Unlike other anxiety disorders, high-functioning anxiety is not recognized as a formal mental health disorder. Instead, it’s used as an umbrella term by people who live with anxiety but consider themselves to be high-functioning in different aspects of their lives. But is this a legitimate disorder? Today, our luxury drug and alcohol rehab in Palm Beach is going to explore the signs of high-functioning anxiety and whether it’s as serious as some medically accepted anxiety disorders.
What Is High-Functioning Anxiety?
Over 40 million adults in the United States (19.1%) have an anxiety disorder, and 7% of children between the ages of 7 and 13 experience problems with anxiety every year. Most people even develop symptoms before they are 21.1
Of these, some consider themselves to be high-functioning. When applied to mental illness, high-functioning is a term used to describe those living with a mental illness that isn’t easily noticeable by others. Like people with high-functioning addictions, people with high-functioning mental disorders can hold down a steady job, keep up with their studies, have good hygiene, and even maintain healthy relationships.
Although it isn’t acknowledged as a formal mental health disorder, high-functioning anxiety symptoms are generally acknowledged by many medical professionals. For instance, many speculate that Stephen “tWitch” Boss had high-functioning depression, as he was able to hide his symptoms from everyone until his heartbreaking suicide on December 13, 2022. However, some medical experts are referring to his condition as a persistent depressive disorder rather than a high-functioning condition.
Even so, a person with high-functioning anxiety may seem put together, calm, and organized on the outside, though they may feel completely different on the inside. Oftentimes, these individuals struggle with overthinking, the constant need for reassurance, and believing that others think poorly of them.
High Functioning Anxiety Symptoms
Any high-functioning mental disorder is going to be difficult to identify if you aren’t aware of its signs. Someone with high-functioning anxiety, for instance, might be the picture of success.
They’re that one person who always gets to work early and is the last one to leave. They’re always on top of their tasks, and they’ve never fallen short. They may always be willing to help and do whatever it takes to get the job done.
What others might now know about people like this is that beneath this seemingly perfect surface is a person who struggles with needing to feel accepted, perfect, and in control. They may fear rejection or disappointing others. Their nervous energy, fear of failing, and fear of letting others down may have been the driving force of their success.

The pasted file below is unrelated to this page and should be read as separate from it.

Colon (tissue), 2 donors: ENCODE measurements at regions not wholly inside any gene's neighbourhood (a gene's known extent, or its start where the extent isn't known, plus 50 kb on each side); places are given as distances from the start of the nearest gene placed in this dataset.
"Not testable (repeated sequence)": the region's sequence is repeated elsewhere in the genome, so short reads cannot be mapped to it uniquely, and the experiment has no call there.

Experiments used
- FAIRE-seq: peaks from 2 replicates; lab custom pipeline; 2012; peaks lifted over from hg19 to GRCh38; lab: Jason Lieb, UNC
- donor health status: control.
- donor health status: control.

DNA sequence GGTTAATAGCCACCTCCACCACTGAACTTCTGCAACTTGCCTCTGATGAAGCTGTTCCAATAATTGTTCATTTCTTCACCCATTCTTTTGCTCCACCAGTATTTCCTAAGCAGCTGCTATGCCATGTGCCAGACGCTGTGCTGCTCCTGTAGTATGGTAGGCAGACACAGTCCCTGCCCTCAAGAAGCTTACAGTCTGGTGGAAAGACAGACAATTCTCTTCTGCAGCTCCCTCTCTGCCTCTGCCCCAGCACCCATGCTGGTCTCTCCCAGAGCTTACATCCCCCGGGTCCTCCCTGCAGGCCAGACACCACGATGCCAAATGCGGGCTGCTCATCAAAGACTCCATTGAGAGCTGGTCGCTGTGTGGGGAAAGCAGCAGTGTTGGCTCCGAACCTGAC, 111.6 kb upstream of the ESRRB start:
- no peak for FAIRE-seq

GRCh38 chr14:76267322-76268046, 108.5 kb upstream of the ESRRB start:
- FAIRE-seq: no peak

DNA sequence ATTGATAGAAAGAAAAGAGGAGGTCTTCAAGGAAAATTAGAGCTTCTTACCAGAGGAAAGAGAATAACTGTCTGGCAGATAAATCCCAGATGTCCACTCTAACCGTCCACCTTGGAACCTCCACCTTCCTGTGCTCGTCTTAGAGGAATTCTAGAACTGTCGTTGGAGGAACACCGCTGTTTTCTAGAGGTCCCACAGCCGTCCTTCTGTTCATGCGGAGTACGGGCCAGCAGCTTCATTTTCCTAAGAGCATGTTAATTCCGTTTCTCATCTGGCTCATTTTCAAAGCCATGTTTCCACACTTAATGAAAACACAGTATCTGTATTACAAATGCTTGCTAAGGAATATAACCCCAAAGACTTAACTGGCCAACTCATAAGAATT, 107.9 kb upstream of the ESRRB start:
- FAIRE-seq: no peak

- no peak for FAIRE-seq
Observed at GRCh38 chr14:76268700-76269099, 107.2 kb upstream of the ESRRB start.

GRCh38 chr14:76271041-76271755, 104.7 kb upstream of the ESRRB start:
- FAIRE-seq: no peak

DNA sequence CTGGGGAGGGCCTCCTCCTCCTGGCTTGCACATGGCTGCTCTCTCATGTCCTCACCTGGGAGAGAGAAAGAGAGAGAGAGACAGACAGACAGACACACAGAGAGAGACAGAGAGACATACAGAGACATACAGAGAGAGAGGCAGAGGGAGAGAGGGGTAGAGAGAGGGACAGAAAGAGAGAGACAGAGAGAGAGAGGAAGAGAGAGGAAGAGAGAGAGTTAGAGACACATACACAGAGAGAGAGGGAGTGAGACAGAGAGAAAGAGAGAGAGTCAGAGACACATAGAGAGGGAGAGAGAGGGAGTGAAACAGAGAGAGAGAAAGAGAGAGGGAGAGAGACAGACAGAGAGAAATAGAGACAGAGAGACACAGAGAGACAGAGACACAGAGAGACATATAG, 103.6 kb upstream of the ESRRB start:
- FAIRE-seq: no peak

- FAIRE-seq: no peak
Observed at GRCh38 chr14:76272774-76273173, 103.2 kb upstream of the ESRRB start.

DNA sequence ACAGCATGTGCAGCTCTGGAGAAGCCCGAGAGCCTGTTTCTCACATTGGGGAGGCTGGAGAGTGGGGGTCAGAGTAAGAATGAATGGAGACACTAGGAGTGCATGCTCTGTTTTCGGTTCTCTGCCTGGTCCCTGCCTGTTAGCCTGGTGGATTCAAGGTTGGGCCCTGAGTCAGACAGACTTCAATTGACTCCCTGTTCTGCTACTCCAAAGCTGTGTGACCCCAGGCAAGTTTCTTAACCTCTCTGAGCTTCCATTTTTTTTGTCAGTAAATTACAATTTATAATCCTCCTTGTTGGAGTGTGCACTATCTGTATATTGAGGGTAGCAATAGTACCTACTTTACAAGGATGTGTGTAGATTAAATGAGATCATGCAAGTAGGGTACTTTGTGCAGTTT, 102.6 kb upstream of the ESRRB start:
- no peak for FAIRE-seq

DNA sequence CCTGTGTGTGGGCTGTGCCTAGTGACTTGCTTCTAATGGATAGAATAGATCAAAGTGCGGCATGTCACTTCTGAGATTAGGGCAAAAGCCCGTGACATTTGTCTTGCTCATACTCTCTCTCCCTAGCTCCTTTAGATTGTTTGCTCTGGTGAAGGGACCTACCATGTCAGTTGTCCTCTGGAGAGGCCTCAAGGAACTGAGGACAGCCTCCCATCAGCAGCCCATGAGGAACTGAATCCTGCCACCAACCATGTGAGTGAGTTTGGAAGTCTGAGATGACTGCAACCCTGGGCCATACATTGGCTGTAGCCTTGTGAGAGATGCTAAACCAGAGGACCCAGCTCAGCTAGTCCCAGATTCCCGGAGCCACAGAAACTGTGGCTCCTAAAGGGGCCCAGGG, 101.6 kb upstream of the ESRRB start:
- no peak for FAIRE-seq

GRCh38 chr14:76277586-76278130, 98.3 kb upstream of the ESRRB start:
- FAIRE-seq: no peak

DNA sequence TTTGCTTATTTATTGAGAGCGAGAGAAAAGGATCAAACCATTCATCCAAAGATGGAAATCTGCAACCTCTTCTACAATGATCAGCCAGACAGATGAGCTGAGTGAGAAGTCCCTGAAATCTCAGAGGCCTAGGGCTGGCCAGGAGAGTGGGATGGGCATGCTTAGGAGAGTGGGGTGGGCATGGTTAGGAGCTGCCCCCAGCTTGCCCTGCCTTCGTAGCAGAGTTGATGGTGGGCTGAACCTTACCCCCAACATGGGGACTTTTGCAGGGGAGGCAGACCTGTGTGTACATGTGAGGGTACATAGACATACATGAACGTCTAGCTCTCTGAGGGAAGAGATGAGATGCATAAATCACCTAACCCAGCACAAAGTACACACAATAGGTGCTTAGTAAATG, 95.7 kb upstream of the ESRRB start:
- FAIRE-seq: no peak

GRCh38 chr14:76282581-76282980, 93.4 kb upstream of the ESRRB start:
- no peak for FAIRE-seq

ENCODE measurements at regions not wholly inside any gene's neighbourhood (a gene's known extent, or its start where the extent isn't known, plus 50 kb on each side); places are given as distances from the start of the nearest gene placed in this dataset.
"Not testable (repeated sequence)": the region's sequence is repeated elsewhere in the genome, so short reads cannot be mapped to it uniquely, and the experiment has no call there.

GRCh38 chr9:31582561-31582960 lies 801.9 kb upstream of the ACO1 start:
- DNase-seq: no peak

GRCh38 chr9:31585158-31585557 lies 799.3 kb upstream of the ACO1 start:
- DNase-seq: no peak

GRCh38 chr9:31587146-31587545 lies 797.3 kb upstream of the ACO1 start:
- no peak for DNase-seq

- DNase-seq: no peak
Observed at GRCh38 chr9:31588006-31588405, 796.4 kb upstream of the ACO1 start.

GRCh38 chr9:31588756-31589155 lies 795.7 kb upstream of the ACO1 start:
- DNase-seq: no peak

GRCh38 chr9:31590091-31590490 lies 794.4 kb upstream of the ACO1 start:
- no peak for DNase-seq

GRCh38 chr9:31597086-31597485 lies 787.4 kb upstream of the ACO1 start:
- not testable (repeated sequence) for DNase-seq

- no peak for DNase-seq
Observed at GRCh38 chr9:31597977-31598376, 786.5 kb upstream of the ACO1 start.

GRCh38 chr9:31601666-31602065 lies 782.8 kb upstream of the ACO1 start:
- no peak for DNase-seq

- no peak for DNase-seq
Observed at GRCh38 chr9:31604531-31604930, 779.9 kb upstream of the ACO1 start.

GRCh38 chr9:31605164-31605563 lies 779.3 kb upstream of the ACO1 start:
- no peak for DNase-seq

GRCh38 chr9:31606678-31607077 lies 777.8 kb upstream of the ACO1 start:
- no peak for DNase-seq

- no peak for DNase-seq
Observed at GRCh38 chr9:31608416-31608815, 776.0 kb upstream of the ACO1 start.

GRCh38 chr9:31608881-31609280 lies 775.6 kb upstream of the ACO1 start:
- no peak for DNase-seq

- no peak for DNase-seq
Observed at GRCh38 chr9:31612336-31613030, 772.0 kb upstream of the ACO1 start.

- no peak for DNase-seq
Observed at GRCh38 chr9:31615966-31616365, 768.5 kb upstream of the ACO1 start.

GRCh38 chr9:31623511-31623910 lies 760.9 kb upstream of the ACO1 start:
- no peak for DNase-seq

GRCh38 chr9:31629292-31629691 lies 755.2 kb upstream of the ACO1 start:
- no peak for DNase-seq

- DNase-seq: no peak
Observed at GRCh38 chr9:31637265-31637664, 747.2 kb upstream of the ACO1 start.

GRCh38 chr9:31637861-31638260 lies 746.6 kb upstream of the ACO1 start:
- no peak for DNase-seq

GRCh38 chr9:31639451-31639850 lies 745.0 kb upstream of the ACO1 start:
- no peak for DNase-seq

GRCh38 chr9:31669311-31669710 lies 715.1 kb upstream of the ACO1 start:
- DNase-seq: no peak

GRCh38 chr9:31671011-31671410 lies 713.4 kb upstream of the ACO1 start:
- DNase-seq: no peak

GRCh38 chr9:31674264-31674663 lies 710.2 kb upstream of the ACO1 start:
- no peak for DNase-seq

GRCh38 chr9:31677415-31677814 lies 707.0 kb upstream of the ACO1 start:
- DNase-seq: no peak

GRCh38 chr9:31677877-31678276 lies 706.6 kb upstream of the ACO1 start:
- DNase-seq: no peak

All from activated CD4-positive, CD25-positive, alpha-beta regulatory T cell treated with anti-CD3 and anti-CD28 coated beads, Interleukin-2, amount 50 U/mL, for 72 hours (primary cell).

Although there’s no substantial research on high-functioning anxiety and how it affects people, anecdotal reports allow us to understand that people with this condition may present the same symptoms of anxiety but on a milder end of the spectrum.
With that said, some common signs of high-functioning anxiety include:
- Arriving too early for appointments or work
- Avoiding eye contact with others
- Feeling the need to please others all the time (afraid of driving people away, being offensive, or letting others down)
- Frequent need for assurance (checking on others frequently or constantly looking to others for direction)
- Frequently comparing yourself to others
- Inability to “enjoy the moment” (being unable to relax and be in the present or expecting the worst possible outcome)
- Inability to say no, which contributes to an overloaded schedule
- Mental and physical fatigue
- Nervous habits or fidgeting, such as playing with your hair, cracking your knuckles, biting your nails)
- Poor social life from always turning down invitations
- Procrastination followed by long periods of undistracted work
- Racing mind
- Rumination or frequent tendency to dwell on negative thoughts (a lot of “what if” thoughts)
- Talking a lot or “rambling” when you’re nervous
- The need to do repetitive things (rocking back and forth)
Some high-functioning anxiety signs are considered to be positive in our society, such as having an outgoing personality, being punctual, being organized, being proactive, being detail-oriented, being passionate, and more. But all of these seemingly positive things can be manifestations of a real problem. If you’re unsure of how to treat high-functioning anxiety, the experts at our Palm Beach rehab can offer you the care you need.
High Functioning Anxiety Treatment
Have you ever wondered, “do I have high-functioning anxiety?” Do the signs and symptoms of high-functioning we mentioned resonate with you? If so, then you might need help.
Having a high-functioning mental disorder can be difficult. This condition may feel like a part of your personality. You think of it as the thing that helps you succeed and keep up with your job, school work, or other responsibilities.
You may feel as if you’re able to continue managing this kind of lifestyle, but at what cost? There are healthier ways to succeed in life without struggling with anxiety underneath it all.
Whether it’s high-functioning anxiety or any other mental illness, our luxury mental health facility can help. Seaside Palm Beach offers a variety of programs for treating psychiatric disorders that incorporate therapy options ranging from animal therapy to holistic treatment to help patients cope with their symptoms.
Our inpatient anxiety treatment utilizes individual and group therapy to help you identify the symptoms and contributing factors of your condition. Our specialists also dedicate time to teaching patients valuable and realistic coping strategies for managing their symptoms.
If you or someone you know needs treatment for high-functioning anxiety, call our luxury drug and alcohol rehab in South Florida today at 561-677-9374 or send us your contact information to get started.
- NAMI – Anxiety Disorders